In order to sue the contractors, you have to prove negligence on their part, and they have the permits and maps to back them up. The attorney did not attempt to try and sue MSD, said it would cost thousands upon thousands of dollars and there was a 99% chance we would lose. They could also toss it back at us because the contractor who installed the residential sewer system used commercial grade mainline sewer pipe, so it was indistinguishable from the true commercial sewer line. All of the houses on Promenade Lane had 6 inch laterals into an 8 inch commercial grade street line, which tied to an 8 inch commercial grade residential line out to the Ross Road mainline.
The lower end of our subdivision all had 4 inch laterals to 6 inch street lines, tied into the 8 inch commercial grade residential line going out to the Ross Road mainline.
So they could say part of the blame is on our subdivision builder.
Which really isn't true, because at the time the first section of houses were built, code called for 6 inch stacks, vents, floor drains and laterals. By the time they started on the second section of houses, the codes were changed for residential waste water treatment to 4 inch stacks, vents, floor drains and laterals to 6 inch street lines.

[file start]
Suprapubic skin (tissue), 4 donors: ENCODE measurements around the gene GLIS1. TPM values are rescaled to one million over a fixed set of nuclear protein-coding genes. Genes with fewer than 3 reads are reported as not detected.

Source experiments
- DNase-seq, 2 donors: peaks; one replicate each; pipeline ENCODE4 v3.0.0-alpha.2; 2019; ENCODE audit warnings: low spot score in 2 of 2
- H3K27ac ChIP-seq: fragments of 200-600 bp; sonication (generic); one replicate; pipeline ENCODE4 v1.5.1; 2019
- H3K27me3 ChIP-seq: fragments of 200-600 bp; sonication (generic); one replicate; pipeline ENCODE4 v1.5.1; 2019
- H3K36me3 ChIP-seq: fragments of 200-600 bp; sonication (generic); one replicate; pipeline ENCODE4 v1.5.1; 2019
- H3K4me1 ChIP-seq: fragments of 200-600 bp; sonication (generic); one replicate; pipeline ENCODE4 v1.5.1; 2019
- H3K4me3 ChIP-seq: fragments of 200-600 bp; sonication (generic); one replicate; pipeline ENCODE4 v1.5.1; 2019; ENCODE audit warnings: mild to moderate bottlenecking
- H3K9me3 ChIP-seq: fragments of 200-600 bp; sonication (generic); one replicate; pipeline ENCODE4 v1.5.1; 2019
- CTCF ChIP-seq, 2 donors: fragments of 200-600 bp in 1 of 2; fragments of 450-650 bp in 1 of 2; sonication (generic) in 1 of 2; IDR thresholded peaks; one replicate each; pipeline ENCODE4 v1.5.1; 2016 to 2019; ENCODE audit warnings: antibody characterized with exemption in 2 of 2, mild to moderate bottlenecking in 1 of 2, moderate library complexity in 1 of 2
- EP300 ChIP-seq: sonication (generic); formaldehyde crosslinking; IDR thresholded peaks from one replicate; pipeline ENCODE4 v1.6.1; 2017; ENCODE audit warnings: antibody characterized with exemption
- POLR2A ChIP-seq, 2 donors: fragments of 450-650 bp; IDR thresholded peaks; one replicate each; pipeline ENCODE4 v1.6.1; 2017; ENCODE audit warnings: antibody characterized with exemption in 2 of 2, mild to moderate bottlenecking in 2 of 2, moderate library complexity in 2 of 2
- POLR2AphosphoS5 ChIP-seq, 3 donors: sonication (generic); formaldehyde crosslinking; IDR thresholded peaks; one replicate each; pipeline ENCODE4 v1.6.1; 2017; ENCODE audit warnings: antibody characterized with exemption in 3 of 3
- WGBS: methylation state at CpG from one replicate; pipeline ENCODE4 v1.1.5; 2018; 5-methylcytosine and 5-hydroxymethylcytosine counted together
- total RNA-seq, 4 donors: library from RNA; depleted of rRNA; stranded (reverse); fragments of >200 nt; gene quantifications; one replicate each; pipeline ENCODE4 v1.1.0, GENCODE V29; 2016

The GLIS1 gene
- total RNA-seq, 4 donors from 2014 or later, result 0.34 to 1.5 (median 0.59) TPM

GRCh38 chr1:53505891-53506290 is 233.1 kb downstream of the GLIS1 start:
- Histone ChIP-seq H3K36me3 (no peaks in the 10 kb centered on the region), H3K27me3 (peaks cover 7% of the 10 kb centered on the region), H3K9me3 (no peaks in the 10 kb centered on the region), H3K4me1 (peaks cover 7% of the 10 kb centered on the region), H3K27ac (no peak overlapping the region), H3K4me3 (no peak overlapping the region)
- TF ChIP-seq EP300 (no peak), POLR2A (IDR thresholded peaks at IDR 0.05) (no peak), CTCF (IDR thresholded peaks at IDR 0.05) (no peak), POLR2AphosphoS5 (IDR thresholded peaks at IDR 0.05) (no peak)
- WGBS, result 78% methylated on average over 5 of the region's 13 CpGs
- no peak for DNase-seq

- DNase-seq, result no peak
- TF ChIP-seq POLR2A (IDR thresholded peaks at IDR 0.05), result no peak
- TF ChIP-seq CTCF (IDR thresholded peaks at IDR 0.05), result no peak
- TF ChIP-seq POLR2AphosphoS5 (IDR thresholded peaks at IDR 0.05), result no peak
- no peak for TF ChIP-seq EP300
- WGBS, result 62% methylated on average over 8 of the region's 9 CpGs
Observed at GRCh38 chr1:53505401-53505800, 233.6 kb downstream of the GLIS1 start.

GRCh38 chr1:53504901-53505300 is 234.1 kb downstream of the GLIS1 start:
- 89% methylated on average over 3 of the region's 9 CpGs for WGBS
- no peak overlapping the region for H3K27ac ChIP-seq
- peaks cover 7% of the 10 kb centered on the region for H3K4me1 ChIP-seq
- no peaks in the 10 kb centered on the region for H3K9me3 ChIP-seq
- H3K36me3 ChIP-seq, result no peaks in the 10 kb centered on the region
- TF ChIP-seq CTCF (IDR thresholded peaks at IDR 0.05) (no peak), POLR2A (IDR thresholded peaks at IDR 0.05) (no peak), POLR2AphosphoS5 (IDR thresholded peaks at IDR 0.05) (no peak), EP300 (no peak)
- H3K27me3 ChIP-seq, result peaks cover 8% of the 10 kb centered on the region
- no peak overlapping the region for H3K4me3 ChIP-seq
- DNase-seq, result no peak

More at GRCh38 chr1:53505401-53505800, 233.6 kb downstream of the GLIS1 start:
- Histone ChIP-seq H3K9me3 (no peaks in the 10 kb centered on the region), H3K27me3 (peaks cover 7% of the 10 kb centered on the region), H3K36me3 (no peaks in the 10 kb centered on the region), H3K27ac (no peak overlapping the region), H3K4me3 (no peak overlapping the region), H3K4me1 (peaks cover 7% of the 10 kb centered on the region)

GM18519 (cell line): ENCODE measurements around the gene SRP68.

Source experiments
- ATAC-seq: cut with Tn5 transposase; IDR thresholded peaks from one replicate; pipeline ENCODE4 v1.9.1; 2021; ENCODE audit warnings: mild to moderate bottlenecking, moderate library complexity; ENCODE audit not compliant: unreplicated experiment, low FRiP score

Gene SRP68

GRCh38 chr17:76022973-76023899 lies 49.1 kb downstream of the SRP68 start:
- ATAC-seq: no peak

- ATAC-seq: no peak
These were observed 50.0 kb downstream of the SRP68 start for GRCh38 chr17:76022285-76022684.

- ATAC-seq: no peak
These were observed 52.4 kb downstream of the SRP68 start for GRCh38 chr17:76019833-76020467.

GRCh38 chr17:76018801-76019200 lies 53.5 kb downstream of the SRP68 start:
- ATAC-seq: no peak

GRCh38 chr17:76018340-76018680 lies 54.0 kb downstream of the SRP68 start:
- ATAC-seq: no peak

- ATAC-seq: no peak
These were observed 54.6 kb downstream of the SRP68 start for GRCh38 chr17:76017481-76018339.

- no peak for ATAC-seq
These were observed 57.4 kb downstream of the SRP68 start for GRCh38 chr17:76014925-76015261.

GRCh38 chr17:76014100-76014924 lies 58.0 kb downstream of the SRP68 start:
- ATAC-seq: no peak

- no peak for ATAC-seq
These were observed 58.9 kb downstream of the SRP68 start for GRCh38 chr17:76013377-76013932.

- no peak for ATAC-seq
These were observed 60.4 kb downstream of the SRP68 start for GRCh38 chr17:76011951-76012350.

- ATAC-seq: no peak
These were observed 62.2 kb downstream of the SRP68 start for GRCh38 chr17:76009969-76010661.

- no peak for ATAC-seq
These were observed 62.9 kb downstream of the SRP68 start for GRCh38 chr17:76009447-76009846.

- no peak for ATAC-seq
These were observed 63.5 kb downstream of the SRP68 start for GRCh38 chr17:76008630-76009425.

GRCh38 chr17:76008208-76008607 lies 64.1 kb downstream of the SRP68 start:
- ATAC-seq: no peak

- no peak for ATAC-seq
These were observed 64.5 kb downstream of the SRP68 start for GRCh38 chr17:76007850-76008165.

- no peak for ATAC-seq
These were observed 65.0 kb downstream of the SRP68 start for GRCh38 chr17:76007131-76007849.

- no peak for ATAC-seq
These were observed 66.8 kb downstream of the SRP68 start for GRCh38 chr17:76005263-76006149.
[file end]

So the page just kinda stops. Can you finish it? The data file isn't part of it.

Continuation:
What we all were most pissed about was the insurance companies not having to pay us due to loopholes in their policies.
Water Damage only covers if you have a broken supply line inside your house, not outside the house.
Well DUH, that wouldn't cause any true damage, because a broken water line would drain right down and out through the floor drains in the basement. If the floor drains were clogged up, that would be negligence on the homeowners part, so they still would not be covered for water damage. And of course, water coming in through the floor drains is not covered. Not even if you have flood insurance, which we can't get being 200 feet above the flood plain. To be covered by flood insurance, the water level must rise high enough to come in your door or in through basement windows.

In other words, insurance don't cover much of anything associated with water of any type.

User avatar
yogi
Posts: 5315
Joined: 14 Feb 2015, 15:49

Re: Block This

Post by yogi » 22 Jun 2019, 16:41

So ... the cause of the flooding was due to MSD maps not being correctly updated. I fail to see how that cannot be negligence. I can understand how the contractors acted on the best information they had. It was wrong information, unfortunately, but they apparently didn't do anything legally wrong. The person(s) who failed to update the MSD maps correctly should be liable to my way of thinking. They probably are long gone and can't be sued anyway.

Insurance companies indemnify things that are not likely to happen. They pay big money to people who can identify those things statistically, i.e., actuaries. While it doesn't seem fair, it is the only way they can stay in business and offer any insurance whatsoever. The only answer to living on or near a flood plane is to move far away from it. Unfortunately, that's the same solution needed when you are victimized by government incompetence. Move away, which you did. :grin:

User avatar
Kellemora
Posts: 2890
Joined: 16 Feb 2015, 11:54

Re: Block This